Who Locked the Gates?

Under the category of "sure wish I would have said that" comes an Alban Institute book by church planters Gary and Kim Shockley called Imagining Church: Seeing Hope in a World of Change.

Gary has a sign on his office door which says, "The church is the only organization that exists for its nonmembers."  He asks some good questions related to what types of barriers we erect in our parishes that exclude (albeit unconsciously) the "unaffiliated."  He said, "It has got to be about as uncomfortable for many of them to come and feel connected to what we are doing as it would be for us churched folk to show up at a Hindu shrine and be expected to jump right into the ritual."

When I do evangelism consulting in parishes, I often ask a group of people to walk through the entire experience of coming to their church as though they are unchurched persons who know absolutely nothing about the place or much about the Episcopal Churchfrom where to park and enter to what is a "narthex" or "Nicene Creed."  The experience is quite eye-opening.  We tend to make so many assumptions in church on Sunday mornings, from "Sureeverybody knows we're not supposed to park there and that we keep the front door locked." to "Yeah, everybody knows what a 'Eucharist' is."  Gary tells the story about visiting a church and hearing an almost hour-long sermon on the "frequency and complexity of covenants throughout the Bible."  Interesting to a lot of us, yes.  But, responsive to those who lack basic Bible literacy and may be newcomers to the church?  Nope.  A big-time barrier.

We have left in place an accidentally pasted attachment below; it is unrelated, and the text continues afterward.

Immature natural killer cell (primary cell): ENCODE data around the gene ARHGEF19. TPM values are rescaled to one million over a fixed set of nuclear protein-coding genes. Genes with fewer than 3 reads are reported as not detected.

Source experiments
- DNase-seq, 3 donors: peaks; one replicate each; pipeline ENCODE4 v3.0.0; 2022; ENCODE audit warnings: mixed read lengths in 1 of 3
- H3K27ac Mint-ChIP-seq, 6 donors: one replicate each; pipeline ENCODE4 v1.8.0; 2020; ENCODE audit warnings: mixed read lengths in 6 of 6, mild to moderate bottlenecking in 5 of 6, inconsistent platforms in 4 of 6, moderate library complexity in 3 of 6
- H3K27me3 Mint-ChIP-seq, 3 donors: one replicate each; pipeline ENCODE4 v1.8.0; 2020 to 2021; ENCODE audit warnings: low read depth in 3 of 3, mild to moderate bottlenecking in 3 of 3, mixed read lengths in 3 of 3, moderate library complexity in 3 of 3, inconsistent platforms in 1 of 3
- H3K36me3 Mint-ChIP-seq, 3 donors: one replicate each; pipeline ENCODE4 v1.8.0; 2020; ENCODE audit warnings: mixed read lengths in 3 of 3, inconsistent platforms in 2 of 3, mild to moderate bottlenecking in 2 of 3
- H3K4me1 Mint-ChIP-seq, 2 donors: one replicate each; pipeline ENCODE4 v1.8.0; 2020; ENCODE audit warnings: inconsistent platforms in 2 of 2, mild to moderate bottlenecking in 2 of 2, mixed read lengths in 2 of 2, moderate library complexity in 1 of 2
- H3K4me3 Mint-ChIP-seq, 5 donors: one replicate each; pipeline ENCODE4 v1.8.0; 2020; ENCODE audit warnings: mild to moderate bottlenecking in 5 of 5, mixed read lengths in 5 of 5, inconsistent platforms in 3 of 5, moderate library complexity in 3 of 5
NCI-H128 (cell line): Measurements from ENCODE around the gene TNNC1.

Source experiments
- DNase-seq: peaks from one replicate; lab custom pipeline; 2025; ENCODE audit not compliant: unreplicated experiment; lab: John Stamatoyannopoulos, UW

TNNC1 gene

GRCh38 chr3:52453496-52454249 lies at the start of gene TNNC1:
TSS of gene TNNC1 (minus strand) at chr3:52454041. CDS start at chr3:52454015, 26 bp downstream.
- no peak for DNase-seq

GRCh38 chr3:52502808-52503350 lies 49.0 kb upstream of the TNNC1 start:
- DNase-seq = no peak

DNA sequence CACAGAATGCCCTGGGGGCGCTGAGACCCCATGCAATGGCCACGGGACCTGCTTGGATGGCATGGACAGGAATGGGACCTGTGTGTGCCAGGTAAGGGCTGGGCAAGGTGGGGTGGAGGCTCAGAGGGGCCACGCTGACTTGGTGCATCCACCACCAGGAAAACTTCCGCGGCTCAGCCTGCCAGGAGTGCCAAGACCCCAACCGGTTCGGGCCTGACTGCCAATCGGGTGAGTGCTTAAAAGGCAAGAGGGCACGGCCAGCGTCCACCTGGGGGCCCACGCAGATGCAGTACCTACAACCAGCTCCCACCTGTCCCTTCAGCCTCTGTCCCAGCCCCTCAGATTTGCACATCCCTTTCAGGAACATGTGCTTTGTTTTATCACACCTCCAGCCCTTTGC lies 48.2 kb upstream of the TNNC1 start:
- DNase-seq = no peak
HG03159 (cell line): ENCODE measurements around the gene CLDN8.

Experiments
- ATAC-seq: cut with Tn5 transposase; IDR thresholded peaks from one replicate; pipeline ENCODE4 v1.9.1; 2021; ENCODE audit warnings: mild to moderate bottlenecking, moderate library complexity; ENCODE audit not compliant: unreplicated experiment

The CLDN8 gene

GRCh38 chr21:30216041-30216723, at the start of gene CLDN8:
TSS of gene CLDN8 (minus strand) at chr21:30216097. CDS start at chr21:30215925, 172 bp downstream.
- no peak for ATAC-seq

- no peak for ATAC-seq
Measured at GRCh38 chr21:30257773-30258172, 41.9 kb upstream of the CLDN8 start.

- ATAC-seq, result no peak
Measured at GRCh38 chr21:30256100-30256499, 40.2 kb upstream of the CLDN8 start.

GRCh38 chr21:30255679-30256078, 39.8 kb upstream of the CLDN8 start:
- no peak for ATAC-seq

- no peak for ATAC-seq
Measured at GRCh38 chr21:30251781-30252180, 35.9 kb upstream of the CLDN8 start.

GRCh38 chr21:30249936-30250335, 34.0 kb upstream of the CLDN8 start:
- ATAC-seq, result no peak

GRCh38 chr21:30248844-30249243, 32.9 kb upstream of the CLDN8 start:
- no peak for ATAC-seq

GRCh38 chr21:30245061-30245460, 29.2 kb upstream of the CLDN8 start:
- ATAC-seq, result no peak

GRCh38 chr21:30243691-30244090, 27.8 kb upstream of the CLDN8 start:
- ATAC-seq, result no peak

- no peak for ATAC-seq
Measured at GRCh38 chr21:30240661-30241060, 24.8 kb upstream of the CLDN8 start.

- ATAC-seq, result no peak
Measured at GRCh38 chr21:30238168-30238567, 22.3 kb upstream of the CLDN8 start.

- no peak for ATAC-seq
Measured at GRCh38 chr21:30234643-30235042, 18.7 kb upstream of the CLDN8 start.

Anyway, check out this link to Gary's article "Who Locked the Gates?" http://www.alban.org/conversation.aspx?id=7048

So, how can we meet people where they are in their journey and then (and only then!) help them grow along with the rest of us who, too, are "works in progress."  That is the question du jour, my friends!  Until next time,  Kathy

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